Europe Struggles to Follow a 'Third Way' Path ; Germany, France, and Britain All Saw Vocal Debates This Week Overplanned Reforms

By Peter Ford, writer of The Christian Science Monitor | The Christian Science Monitor, October 7, 1999 | Go to article overview

Europe Struggles to Follow a 'Third Way' Path ; Germany, France, and Britain All Saw Vocal Debates This Week Overplanned Reforms


Peter Ford, writer of The Christian Science Monitor, The Christian Science Monitor


As European Socialists - in power almost across the Continent - battle to modernize their movement, three skirmishes over the past week have highlighted their problems in following a common "Third Way," in the political style of President Clinton's New Democrats.

Three recent vignettes from the front: In Paris, Communist trade unionists and members of the employers' federation both staged rallies on Monday to attack the Socialist-led government's plans for labor reform.

In Germany, the country's largest trade union launched its annual convention on Monday with a demand for a lower retirement age that would destroy the foundations of Chancellor Gerhard Schrder's budget reforms.

In Bourne-mouth, England, the most vocal opponents Prime Minister Tony Blair had to deal with at his Labour Party's annual conference were country-dwellers defending their right to hunt foxes.

In France, the pragmatic Premier Lionel Jospin is having to navigate carefully between left and right; in Germany, Mr. Schrder cannot ignore the power of traditional trade unions; only in Britain can the government count on broad public support for its vision of the future.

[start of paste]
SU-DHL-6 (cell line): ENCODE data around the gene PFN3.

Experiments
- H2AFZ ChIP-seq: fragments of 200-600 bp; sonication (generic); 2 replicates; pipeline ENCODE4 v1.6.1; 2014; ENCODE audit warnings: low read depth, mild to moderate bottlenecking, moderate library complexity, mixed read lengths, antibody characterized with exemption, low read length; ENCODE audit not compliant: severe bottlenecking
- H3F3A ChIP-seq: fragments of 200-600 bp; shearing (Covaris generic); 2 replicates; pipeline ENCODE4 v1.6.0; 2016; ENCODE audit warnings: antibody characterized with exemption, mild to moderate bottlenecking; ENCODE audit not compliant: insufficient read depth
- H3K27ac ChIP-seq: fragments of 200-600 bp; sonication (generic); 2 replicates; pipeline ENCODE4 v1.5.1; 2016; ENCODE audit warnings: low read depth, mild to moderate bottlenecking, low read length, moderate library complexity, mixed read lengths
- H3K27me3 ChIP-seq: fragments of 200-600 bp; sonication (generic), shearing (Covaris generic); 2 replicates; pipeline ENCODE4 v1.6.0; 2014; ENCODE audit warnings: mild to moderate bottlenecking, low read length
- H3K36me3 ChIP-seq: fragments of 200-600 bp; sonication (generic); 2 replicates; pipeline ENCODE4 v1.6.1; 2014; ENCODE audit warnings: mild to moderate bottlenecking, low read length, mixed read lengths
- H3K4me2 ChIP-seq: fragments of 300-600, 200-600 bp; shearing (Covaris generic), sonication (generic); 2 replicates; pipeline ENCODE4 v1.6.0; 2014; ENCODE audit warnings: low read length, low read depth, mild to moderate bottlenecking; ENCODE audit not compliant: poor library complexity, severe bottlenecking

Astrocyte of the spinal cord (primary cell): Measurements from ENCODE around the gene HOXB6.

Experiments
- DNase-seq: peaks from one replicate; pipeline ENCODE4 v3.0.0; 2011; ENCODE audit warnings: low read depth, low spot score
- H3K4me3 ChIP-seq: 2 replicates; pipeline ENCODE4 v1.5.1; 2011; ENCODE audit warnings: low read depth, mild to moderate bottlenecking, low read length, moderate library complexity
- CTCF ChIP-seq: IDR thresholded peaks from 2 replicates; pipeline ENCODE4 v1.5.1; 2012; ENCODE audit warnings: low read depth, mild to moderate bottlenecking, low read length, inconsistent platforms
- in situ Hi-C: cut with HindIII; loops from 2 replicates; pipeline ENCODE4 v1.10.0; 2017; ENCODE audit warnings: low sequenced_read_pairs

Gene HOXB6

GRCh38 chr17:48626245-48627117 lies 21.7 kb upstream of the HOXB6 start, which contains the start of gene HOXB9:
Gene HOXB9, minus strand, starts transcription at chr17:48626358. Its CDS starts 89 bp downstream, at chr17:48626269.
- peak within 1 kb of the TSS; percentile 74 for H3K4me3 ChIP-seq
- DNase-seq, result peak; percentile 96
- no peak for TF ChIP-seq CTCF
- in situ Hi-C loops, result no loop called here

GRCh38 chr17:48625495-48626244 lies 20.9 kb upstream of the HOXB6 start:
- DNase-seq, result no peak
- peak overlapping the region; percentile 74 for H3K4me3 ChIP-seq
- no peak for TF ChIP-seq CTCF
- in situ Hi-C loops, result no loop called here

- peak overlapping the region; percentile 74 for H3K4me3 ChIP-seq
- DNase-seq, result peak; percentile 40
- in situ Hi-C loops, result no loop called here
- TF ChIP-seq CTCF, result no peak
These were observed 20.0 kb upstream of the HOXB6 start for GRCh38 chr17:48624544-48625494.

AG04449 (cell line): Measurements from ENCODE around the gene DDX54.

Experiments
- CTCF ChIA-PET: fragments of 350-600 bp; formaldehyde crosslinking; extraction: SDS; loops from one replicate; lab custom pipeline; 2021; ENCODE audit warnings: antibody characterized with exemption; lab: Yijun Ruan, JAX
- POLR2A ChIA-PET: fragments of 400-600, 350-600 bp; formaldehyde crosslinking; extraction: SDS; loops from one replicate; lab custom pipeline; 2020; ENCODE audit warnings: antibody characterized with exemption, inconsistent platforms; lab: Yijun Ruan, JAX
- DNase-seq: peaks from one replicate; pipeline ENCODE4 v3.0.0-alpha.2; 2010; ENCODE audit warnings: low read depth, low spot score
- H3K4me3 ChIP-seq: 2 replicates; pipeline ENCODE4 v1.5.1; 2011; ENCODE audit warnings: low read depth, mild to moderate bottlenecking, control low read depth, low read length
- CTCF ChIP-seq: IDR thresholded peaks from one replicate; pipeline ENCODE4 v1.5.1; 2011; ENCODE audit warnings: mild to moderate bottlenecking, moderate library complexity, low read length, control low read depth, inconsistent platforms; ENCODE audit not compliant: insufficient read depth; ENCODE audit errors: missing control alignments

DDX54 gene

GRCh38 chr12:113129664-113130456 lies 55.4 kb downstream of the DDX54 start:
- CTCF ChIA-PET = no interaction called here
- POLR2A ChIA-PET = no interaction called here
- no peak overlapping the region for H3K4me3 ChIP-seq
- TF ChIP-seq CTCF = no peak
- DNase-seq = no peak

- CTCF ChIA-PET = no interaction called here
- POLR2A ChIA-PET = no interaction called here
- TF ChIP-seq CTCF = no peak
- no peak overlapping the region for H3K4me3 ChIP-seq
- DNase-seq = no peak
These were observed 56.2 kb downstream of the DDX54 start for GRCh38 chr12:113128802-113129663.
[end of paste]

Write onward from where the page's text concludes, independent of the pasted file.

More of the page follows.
Schrder's woes

In the deepest trouble, as he struggles to build the "New Middle" that he used successfully as an election slogan little more than a year ago, is German Chancellor Schrder.

This autumn he and his Social Democratic Party have suffered a string of humiliating defeats in state and regional elections, sometimes garnering only half the support they won a year ago. Violent struggles within the ruling party, between its left and right wings, and spats with the environmentalist-oriented Greens, their coalition partner, have left the impression of a floundering and directionless government.

"It is not clear exactly what Schrder's vision is," says Anke Hassel, a researcher at the Max Planck Institute, a Cologne-based think tank. "There is a contradiction between what he says and what he does."

'Vision' falls short

The vision should have come with a joint declaration Schrder issued with Mr. Blair in June, titled "Europe: The Third Way, Die Neue Mitte." The statement called on the two leaders' European peers to deregulate markets, cut taxes, and hold down public spending. The spirit behind it was the one that has moved the British Labour Party since it took office two years ago - to broaden individual opportunity, rather than to guarantee social protection from the state.

But this enraged the left wingers in Schrder's party, who had scarcely been consulted. The attitude also perturbed voters. "Schrder's dilemma is how to mobilize old Social Democratic voters and the New Middle at the same time," says Christoph Strnck, a ruling party adviser.

At the same time, predicts Dr. Hassel, "the trade unions are going to be an obstacle" to Schrder's hopes to streamline the German economy. …

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